Climate Change – How Asia and the Pacific can take the lead in mitigation and adaptation.
Bangkok (UN Information Services) – The Asia-Pacific region needs to take the lead in mitigating and adapting to the global threat posed by climate change, both in international negotiations and in the application of new technologies to reduce greenhouse gas emissions, the United Nations Economic and Social Commission for Asia and the Pacific (ESCAP) reports in its latest regional survey.
The Economic and Social Survey of Asia and the Pacific 2008 warns that the impact of climate change on the Asia-Pacific region “could be immense. Rising temperatures could result in sea-level rise, melting of glaciers, water-stress, land erosion, forest fires, and diseases with devastating effects, particularly on the poor.”
The Survey says governments need to better integrate their macroeconomic, social and environmental policies to fully address the impact from climate change.
This includes measures to link economic and fiscal policies with industrial development, pollution control, energy use, urban planning and development together with agricultural and water management, health and sanitation, and forestry and natural resources management.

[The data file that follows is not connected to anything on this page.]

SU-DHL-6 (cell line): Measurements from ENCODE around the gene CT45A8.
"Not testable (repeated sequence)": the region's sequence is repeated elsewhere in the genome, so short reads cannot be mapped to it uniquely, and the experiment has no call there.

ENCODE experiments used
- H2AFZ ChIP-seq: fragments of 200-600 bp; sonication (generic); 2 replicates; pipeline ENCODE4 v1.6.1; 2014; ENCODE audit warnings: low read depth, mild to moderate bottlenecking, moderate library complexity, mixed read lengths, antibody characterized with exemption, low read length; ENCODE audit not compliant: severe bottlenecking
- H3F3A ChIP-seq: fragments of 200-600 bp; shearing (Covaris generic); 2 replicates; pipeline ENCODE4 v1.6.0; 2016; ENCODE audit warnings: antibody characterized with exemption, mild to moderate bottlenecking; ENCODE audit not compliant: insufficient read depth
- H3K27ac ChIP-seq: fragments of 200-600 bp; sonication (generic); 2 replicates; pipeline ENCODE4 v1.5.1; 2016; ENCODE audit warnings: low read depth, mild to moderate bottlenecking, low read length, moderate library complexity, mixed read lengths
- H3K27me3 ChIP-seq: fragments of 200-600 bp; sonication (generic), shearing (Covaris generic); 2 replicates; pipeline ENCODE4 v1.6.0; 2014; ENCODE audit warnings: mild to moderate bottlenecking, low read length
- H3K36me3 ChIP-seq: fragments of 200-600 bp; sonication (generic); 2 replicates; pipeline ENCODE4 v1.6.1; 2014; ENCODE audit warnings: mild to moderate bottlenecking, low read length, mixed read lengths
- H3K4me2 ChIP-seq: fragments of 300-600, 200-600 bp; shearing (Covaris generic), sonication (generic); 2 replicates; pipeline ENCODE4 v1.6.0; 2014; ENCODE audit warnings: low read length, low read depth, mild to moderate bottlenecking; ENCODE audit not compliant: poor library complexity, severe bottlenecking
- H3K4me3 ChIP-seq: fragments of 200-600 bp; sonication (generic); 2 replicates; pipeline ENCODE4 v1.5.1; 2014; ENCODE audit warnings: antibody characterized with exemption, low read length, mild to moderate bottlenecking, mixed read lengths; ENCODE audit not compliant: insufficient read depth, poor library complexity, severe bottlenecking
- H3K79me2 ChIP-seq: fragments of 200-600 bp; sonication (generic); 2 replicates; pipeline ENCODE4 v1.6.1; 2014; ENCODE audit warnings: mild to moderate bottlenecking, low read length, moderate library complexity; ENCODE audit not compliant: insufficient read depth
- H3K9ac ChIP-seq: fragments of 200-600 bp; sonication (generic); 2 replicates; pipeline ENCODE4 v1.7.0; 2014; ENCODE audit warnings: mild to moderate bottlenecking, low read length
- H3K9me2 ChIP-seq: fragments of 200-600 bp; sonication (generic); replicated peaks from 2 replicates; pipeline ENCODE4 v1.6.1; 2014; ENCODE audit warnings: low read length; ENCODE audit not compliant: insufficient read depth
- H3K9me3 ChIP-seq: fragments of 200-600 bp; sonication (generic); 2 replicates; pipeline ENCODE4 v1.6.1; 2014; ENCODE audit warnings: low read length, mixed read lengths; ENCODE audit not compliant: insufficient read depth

The Survey calls for the removal of energy subsidies, currently valued at around US$250 billion a year globally, but especially applied in Asia and the Pacific. “Removing energy subsidies could reduce primary energy consumption and carbon dioxide (CO2) emissions by a significant margin,” the Survey says. Such steps would have medium- to long-term effects by way of promoting growth and stability although they could also have a short-term impact on inflation and growth.
But, the Survey says, the core of “green growth” seeks an improvement in the eco-efficiency of rapid growth, and to be compatible with the limited carrying capacity of the region.
The Survey sets out a range of specific measures promoting green growth. These include taxing older, less efficient vehicles; offering tax incentives to companies that invest in newer and cleaner technologies; lowering the taxes on low-energy consumption lights and introducing more graded user charges on electricity.